Determination of Nitrate and Nitrite Contents of Syrian White Cheese


The levels of nitrate and nitrite were determined in 102 samples of Syrian white cheese which represents the major production of total cheeses, manufactured mainly from cow’s milk and sheep’s milk in a less degree. Determination of nitrate and nitrite levels has been made by spectrophotometric method. The results for nitrate in cow’s and sheep’s milk cheeses reveal an average of 5.10 and 6.25 mg/kg, respectively. The results for nitrite in cow’s and sheep’s milk cheese were found to contain 1.24 and 1.31 mg/kg as an average, respectively. Several factors can play a role in the interpretation of the high nitrate content, such as livestock nutrition by forge with high nitrate load and water contaminated with nitrogen fertilizer and domestic effluents, primitive production techniques in many cases, and adding nitrate salts to prevent the growth of gas-producing bacteria caused by failing in the hygienic conditions. There is a necessity to apply strict controls to reduce the presence of these two anions in the Syrian white cheese.

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Zamrik, M. (2013) Determination of Nitrate and Nitrite Contents of Syrian White Cheese. Pharmacology & Pharmacy, 4, 171-175. doi: 10.4236/pp.2013.42024.

1. Introduction

Despite the fact that all different kinds of cheese are considered as one of the important sources of food for humans, it may not be free from being a source of harmful elements, such as microbial contaminants, and the presence of different amounts of nitrate and nitrite.

The national academy of sciences (NAS) stated that vegetables provide 87% of nitrate in a normal diet, while the other products including fresh and cured meat and dairy provide the remainder [1].

Three general sources of the presence of nitrate and nitrite in cheese are:

First, nitrate can be found in raw milk and the loading, depending mainly on the quality of feed given to livestock (the level of nitrate in forges and water, especially if was polluted by nitrate) [1,2]. The presence of nitrate in cheese can occur naturally in the range of 1 to 8 mg/kg, suffering from losing in the amount during the maturation and storage time [3,4].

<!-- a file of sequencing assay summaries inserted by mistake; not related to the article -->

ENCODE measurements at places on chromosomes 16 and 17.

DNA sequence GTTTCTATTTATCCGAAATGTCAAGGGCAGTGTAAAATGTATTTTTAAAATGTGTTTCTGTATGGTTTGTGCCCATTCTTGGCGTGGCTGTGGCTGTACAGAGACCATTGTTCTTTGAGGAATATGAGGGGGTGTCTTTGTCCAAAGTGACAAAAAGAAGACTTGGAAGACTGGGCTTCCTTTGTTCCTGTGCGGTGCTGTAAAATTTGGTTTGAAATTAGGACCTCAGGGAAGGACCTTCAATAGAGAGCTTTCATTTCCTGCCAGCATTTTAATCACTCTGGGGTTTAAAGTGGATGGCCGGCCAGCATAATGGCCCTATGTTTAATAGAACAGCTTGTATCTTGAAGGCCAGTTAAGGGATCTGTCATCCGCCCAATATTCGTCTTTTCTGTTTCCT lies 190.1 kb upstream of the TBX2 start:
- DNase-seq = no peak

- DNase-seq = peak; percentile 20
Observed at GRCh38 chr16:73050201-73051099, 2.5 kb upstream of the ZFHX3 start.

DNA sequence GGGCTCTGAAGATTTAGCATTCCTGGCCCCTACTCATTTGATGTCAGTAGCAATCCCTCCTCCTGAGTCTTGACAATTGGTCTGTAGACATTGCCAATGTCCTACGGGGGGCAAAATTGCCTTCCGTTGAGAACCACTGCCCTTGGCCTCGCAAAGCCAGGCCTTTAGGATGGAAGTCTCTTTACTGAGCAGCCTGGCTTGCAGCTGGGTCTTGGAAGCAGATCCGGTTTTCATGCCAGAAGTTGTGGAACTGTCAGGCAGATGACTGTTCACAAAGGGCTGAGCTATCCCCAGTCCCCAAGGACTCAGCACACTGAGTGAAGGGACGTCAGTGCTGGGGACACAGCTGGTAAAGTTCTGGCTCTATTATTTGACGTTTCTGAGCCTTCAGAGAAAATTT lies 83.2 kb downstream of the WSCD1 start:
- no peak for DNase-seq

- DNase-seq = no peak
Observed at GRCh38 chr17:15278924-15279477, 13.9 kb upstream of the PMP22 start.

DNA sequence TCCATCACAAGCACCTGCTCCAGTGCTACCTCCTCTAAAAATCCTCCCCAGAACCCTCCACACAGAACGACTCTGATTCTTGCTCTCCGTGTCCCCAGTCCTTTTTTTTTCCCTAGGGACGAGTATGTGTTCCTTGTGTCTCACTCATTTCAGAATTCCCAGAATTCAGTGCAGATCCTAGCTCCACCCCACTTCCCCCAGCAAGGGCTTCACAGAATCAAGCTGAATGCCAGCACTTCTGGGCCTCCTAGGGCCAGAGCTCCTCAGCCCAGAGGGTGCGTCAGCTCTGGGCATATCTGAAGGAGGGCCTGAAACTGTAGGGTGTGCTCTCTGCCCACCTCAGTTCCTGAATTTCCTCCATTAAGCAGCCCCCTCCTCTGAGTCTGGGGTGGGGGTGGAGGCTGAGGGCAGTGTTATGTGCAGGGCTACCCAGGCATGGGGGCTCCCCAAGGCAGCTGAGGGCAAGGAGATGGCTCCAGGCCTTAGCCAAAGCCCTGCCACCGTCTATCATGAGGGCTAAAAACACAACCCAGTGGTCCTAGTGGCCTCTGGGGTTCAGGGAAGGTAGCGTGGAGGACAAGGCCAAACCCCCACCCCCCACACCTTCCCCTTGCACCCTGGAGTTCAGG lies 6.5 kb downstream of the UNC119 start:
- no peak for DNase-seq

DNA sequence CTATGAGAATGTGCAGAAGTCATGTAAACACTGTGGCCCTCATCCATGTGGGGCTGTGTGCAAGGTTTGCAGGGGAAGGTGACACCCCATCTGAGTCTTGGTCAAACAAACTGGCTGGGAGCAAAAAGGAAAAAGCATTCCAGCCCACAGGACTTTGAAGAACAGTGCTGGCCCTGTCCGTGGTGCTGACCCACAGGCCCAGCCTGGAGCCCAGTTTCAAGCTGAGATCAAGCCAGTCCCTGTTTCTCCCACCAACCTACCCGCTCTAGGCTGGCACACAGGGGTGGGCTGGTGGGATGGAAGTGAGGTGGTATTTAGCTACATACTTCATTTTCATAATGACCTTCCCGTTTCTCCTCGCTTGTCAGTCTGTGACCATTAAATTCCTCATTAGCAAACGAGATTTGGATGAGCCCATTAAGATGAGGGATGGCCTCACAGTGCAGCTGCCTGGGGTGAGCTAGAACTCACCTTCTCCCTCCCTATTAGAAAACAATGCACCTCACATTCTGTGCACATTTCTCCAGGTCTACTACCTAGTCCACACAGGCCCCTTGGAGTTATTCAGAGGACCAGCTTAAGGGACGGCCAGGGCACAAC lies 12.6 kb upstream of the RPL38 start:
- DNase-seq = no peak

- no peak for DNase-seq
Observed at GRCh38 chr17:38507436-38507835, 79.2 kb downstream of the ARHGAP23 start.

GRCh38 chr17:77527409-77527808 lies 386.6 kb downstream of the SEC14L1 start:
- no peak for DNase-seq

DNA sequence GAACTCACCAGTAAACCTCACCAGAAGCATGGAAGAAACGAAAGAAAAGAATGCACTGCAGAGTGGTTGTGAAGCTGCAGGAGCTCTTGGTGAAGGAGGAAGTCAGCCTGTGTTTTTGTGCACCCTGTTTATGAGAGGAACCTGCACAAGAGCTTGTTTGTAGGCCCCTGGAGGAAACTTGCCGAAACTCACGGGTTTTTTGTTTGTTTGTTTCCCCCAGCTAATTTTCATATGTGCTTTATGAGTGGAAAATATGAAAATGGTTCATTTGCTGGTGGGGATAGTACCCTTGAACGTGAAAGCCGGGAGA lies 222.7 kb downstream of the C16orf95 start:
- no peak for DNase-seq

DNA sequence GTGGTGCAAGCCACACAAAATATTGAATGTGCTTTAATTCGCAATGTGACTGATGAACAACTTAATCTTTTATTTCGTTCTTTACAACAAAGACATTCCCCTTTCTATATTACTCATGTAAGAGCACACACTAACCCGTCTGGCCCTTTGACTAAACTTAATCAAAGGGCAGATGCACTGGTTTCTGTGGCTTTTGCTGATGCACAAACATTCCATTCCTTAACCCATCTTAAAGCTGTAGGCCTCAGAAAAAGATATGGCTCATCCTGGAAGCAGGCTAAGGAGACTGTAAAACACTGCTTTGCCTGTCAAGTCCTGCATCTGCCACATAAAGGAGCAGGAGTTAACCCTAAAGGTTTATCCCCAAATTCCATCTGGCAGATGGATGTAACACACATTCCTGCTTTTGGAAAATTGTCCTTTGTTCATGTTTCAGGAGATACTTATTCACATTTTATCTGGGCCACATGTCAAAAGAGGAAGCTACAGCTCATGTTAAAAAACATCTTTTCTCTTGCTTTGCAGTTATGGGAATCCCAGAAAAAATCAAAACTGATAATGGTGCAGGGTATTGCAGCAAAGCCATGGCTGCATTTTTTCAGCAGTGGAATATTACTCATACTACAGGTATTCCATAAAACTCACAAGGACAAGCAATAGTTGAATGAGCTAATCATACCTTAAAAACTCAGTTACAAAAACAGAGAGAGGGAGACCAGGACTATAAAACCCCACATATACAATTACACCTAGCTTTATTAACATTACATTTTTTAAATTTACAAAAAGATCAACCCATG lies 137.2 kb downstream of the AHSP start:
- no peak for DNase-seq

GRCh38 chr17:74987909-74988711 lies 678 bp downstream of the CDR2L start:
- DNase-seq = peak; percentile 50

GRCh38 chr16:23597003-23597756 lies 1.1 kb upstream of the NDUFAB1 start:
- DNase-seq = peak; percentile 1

Second, because of the failure to achieve a good production environment within the proper hygienic conditions, a contamination by nitrate and nitrite sources could be happened at the technological process of cheese [4].

Third, by adding nitrate as a salt of potassium or sodium or both, to cheese milk in order to prevent the growth of gas-producing bacteria, causing blowing (swelling) of the cheese as a result of the proliferation of coliforms, at the beginning of the maturation period and Clostridia butyricum and Clostridium tyrobutyricum, which cause late blowing. The procedure of adding this salt is practiced in some countries, especially in Europe [5-7].

The fresh white cheese is one of the sources of cheeses widespread in the countries of the north-east of the basin of the Mediterranean and the Balkans, which is produced in traditional methods without being subject to health surveillance [8].

Nitrate per se is relatively non-toxic to humans, and it toxicity attributed mainly to its reduction to nitrite [9].

Nitrate can be converted to nitrite through the mechanism of bacterial reduction as bio-transformation in the saliva and digestive system [10].

Moreover, the nitrite presented in stomach as a result of nitrate-nitrite contained food intake, may react with secondary and tertiary amines and amides to form Nnitroso compounds (NOCs) include nitrosamines and nitroamides. N-nitroso compounds have carcinogenic potentiality [9-12]. Also, Nitrosation can occur during storage and ripening of the food product [13]. According to (Gray et al., 1979) nitrosamines were found in cheeses even without adding nitrate [14].

Furthermore, excessive intake of nitrate and nitrite in the diet may cause toxic effects associated with the formation of methaemoglobinaemia (Blue Baby Syndrome) which produced by oxidation of haemoglobin by nitrite. Infants are more susceptible to this syndrome [9-15].

Respecting to chronic effect of nitrate and nitrite, the IARC (2010), stated that, the JECFA (FAO/WHO expert committee on food additives) and SCF (The European Commission’s, Scientific Committee on Food) set an ADI (Acceptable Daily Intake) for nitrate ion as 0 - 3.7 mg/kg body weight per day (equivalent to 219 mg/day for a 60 kg person), and the ADI for nitrite as 0 - 0.06 mg/kg of body weight per day (equivalent to 3.6 mg/day for a 60 kg person) [16].